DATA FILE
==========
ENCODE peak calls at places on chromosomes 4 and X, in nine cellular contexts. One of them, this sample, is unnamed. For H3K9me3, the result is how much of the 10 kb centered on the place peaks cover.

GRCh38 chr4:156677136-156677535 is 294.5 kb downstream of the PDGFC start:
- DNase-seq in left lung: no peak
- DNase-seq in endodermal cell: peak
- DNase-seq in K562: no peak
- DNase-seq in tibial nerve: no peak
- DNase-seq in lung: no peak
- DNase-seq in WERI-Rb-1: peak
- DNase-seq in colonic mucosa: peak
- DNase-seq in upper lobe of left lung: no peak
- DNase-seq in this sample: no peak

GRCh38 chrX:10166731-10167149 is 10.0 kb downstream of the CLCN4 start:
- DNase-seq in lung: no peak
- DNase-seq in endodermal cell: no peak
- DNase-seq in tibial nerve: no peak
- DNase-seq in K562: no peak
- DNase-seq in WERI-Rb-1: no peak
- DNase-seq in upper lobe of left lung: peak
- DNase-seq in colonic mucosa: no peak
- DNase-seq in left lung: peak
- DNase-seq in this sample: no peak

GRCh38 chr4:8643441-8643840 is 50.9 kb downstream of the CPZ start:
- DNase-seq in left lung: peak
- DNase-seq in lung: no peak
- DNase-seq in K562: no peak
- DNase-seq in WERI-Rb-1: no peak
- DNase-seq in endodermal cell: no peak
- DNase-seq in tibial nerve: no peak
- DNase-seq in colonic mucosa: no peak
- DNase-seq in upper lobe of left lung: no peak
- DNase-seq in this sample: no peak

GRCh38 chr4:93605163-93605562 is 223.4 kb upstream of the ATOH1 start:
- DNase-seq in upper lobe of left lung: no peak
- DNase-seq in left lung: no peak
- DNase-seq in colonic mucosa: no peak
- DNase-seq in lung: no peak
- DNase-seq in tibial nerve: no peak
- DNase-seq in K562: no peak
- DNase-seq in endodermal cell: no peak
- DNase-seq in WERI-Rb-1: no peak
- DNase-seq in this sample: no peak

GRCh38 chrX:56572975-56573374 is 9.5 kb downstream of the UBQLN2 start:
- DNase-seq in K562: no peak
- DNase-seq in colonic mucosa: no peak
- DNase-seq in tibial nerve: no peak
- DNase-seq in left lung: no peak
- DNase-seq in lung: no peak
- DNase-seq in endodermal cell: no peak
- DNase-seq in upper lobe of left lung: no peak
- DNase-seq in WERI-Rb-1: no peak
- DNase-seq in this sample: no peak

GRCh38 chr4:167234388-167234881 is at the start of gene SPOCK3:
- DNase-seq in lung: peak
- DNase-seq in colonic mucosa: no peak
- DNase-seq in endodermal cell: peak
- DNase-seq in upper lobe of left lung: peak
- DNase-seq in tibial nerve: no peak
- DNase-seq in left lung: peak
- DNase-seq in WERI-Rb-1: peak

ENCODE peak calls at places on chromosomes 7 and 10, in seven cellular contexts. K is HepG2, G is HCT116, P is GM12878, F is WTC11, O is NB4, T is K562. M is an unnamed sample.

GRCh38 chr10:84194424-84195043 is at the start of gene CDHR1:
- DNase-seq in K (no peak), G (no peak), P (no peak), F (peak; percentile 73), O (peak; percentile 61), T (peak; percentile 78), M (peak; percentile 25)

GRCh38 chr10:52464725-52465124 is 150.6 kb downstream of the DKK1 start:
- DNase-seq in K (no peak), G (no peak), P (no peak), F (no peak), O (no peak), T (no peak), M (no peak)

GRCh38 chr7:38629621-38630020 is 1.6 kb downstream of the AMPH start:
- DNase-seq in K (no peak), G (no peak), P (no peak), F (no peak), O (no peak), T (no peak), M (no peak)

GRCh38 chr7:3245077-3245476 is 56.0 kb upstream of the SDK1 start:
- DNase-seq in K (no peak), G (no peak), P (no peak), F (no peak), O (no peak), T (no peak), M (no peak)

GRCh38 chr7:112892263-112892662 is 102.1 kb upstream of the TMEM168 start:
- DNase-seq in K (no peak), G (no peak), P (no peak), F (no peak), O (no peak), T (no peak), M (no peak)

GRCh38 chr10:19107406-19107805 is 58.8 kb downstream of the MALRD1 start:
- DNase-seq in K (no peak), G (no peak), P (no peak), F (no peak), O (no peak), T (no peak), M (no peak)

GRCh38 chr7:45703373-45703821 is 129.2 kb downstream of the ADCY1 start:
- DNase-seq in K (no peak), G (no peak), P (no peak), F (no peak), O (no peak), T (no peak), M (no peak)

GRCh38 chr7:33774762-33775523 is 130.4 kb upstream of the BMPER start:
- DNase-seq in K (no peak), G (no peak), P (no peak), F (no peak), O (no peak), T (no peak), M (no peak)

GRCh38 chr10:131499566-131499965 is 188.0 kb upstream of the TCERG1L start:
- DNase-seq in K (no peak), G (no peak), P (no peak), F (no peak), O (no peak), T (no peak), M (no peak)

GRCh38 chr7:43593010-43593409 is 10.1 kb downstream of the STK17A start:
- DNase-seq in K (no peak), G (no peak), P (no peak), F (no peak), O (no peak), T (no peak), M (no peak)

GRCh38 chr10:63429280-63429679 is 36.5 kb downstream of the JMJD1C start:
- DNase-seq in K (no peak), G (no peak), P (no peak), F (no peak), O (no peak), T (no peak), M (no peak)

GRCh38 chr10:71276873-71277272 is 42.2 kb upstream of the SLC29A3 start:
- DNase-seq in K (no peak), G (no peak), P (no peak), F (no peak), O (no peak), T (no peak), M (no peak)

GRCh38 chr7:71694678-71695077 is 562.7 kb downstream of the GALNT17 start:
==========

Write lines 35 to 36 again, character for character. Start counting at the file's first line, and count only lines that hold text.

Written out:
- DNase-seq in colonic mucosa: no peak
- DNase-seq in lung: no peak